I've managed to get a ton of maps downloaded on phones and tablets, and I'll bring some paper versions. Best map I found this time was a 2017 map made for bicycle tourists - it mentions ford depths, and has decent distance information together with camp sites etc. I'll look out for anything better when we're off the ferry in Seydisfjordur and finding the hot spring map would be a very big bonus - thanks for that tip!

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 Post subject: Re: Iceland 2019
PostPosted: Fri Jun 14, 2019 10:31 am 
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Hot springs guide is a book, I think by a local. It has been on Amazon but only one copy sometimes.
We extended our return ferry while there to the last vehicle ferry listed of the year. That meant only two campsites were in theory open but the one we tried wasn't anyway. Not only was water turned off at all of them we tried but the waste pipes were removed too, but therefore free anyhow! Washing machines would as likely be in a sports centre perhaps so as available without campsites.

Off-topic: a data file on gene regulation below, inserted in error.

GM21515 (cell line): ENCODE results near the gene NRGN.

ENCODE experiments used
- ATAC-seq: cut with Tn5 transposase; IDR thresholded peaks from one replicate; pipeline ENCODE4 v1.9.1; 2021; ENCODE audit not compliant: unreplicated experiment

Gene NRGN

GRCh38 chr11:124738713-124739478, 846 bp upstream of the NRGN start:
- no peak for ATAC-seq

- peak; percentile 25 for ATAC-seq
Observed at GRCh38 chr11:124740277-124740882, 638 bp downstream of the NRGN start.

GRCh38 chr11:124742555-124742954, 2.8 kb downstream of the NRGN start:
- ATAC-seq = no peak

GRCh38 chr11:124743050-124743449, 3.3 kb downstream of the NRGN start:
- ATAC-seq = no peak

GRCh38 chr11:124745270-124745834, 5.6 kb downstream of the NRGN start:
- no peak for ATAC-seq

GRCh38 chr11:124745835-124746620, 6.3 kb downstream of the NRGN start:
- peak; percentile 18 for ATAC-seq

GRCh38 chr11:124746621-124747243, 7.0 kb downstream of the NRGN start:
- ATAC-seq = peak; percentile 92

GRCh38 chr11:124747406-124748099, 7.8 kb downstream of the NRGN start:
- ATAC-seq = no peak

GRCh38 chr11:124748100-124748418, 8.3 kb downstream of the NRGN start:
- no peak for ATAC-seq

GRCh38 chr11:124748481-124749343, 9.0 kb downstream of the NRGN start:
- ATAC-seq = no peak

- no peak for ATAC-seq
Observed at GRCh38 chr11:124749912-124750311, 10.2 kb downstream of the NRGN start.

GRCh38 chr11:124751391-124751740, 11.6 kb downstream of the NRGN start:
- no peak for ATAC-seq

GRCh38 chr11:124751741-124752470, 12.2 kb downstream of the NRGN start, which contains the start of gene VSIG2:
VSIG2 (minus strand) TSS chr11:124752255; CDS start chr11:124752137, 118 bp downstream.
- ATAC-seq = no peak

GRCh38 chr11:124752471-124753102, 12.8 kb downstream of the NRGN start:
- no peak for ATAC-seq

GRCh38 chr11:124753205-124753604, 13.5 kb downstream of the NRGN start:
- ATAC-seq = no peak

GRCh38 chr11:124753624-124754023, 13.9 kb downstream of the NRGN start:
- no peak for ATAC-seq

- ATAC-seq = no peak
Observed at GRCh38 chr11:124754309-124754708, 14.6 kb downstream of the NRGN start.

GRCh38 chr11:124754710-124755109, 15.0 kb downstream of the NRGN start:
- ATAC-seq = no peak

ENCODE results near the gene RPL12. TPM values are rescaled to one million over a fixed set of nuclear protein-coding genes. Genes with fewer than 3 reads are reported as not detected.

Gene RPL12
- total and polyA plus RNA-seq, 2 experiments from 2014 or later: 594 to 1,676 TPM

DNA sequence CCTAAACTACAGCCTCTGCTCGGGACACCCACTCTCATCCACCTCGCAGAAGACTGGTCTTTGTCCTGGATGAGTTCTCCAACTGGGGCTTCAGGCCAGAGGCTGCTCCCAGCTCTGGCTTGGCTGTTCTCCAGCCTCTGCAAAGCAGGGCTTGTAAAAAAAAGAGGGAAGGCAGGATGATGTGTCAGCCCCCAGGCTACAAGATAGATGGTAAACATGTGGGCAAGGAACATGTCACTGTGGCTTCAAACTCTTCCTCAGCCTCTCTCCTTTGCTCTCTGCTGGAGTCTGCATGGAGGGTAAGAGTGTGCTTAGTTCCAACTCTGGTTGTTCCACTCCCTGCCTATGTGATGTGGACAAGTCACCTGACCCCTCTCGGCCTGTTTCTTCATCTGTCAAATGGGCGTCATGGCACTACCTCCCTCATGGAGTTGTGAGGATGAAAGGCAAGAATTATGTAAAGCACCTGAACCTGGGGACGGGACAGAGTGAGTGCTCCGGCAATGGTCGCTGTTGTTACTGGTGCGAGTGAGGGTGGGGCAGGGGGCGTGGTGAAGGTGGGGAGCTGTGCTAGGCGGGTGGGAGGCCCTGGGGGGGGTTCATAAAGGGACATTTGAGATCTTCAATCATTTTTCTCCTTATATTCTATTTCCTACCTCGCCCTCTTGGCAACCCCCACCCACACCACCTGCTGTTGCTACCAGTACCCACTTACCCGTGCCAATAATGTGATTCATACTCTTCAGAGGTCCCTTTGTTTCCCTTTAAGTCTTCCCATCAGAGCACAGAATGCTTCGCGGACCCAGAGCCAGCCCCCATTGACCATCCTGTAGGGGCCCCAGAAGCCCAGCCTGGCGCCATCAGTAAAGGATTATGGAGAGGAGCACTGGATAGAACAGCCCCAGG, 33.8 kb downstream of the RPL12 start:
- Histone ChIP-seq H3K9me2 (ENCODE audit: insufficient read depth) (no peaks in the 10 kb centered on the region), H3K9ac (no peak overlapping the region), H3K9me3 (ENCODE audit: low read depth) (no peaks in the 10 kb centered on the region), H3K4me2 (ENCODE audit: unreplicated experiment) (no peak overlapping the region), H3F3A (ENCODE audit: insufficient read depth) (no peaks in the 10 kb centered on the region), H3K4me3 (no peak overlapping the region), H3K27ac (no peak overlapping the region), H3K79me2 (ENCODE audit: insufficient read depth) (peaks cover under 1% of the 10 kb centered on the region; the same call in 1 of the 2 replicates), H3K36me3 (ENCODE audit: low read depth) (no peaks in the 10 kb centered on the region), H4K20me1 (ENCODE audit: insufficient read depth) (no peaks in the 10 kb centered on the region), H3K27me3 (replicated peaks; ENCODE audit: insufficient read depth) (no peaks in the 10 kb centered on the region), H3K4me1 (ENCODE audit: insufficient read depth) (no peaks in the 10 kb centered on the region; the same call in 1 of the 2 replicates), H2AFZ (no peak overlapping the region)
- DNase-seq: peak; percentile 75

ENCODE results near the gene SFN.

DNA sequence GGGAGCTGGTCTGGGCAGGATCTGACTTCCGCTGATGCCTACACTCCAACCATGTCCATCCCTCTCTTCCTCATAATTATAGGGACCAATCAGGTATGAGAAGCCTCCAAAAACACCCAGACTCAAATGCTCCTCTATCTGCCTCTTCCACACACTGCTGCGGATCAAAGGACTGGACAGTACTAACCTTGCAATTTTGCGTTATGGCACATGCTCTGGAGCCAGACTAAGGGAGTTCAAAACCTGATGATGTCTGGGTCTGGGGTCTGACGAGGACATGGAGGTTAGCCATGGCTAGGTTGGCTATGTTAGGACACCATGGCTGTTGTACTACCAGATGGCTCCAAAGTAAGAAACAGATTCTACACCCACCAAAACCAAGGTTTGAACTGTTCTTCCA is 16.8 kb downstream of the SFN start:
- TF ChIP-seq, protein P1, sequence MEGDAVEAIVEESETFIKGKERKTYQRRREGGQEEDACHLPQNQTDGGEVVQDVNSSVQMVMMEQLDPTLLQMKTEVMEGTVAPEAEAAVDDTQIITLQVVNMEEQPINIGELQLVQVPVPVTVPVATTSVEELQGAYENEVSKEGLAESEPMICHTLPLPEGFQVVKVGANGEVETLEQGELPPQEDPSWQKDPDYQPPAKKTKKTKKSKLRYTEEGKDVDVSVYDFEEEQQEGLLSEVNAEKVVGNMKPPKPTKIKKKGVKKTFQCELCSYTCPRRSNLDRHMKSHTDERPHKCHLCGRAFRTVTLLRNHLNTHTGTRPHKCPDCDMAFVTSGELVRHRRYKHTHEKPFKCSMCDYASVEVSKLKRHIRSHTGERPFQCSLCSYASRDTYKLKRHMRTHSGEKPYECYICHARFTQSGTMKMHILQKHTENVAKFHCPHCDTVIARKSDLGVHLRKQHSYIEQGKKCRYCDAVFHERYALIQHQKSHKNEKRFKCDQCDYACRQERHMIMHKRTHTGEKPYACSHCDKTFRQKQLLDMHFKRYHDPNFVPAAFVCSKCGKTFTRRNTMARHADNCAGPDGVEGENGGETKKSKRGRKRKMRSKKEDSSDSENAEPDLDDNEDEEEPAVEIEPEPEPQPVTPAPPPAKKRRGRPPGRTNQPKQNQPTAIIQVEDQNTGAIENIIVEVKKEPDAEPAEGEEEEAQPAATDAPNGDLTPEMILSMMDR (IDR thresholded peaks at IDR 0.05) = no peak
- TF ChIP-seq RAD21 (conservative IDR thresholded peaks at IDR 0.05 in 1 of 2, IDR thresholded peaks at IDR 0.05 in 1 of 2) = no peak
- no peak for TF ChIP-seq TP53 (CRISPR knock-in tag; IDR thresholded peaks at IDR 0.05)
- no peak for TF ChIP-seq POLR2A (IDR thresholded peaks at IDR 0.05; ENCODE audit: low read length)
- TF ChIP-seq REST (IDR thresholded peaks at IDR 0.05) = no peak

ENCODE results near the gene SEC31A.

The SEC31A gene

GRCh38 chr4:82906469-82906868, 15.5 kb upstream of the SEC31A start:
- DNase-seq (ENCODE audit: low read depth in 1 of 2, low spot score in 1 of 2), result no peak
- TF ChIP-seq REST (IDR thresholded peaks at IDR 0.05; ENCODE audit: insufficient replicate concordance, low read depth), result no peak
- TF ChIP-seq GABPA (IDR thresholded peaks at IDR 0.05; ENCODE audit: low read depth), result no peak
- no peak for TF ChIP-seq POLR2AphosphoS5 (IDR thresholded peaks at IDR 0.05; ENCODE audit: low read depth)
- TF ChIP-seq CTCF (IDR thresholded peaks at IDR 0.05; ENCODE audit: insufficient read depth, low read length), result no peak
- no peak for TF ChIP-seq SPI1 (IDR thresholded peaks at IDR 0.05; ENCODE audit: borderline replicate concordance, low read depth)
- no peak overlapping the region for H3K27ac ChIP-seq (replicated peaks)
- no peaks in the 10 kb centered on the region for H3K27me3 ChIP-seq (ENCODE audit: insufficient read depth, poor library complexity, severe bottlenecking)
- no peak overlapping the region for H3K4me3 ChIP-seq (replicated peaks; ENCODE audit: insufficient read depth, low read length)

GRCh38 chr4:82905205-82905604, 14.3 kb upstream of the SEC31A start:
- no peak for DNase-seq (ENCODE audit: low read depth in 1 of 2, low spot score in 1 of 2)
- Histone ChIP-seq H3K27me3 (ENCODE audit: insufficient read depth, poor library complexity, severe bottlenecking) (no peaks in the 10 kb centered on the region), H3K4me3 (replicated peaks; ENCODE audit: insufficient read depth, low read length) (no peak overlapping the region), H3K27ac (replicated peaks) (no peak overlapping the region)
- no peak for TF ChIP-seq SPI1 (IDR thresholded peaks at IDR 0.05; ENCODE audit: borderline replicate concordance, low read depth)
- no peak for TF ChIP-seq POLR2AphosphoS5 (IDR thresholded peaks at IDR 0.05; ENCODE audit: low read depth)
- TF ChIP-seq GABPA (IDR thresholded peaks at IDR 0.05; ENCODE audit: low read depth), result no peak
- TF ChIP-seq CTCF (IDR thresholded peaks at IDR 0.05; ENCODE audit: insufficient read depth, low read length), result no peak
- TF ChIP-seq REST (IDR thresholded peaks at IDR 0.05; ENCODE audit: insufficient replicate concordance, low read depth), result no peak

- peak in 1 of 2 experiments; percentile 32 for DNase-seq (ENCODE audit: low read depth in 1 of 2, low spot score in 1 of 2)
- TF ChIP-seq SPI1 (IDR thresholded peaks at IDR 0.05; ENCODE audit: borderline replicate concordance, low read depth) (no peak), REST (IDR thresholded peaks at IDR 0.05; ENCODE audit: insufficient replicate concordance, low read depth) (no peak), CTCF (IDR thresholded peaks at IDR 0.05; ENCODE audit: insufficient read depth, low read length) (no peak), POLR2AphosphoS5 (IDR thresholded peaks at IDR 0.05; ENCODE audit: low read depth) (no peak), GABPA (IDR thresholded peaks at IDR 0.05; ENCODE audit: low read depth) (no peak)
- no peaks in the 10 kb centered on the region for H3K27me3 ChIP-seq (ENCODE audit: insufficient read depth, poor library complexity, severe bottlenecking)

I didn't realise prices had gone back up so much! :(
Of course there are lot of hot springs out in the middle of no where, one called Viti I think (there are a few Vitis?) is at the bottom of a small crater. Book photo shows about a hundred people in it, which is a long drive inland, then a fair scramble down the slippery muddy crater slope to the waters edge which I did, but then bottled out because just what exactly would I be standing on and how hot was that?! Or at roughly 1 or 2 o'clock on Vatnajokll (Kverkfjoll?) where a hot spring meets the cold melt water coming out from under the ice sheet, so you could sit in the ice tunnel in the stream where hot blends with cold and pick the temperature which suits while hoping the roof stays put :) But what is directly under the surface, especially with a heavy vehicle, doesn't really want thinking about, or the fact that there are three active volcanoes there which if one goes would remove the whole island. Mad.
Have fun and report on return please :)


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 Post subject: Re: Iceland 2019
PostPosted: Fri Jun 14, 2019 6:07 pm 
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I went with three others in 2004, (a convoy of 3 101s) and I'm really glad I did. When we went, we could catch the ferry at Lerwick on the Shetland Isles. Sadly, that stopping point was removed soon after.

When we were there, locals were saying that Hekla was some decades overdue for her eruption, and going from historical precedent, the longer between eruptions, the worse they were. They are still waiting!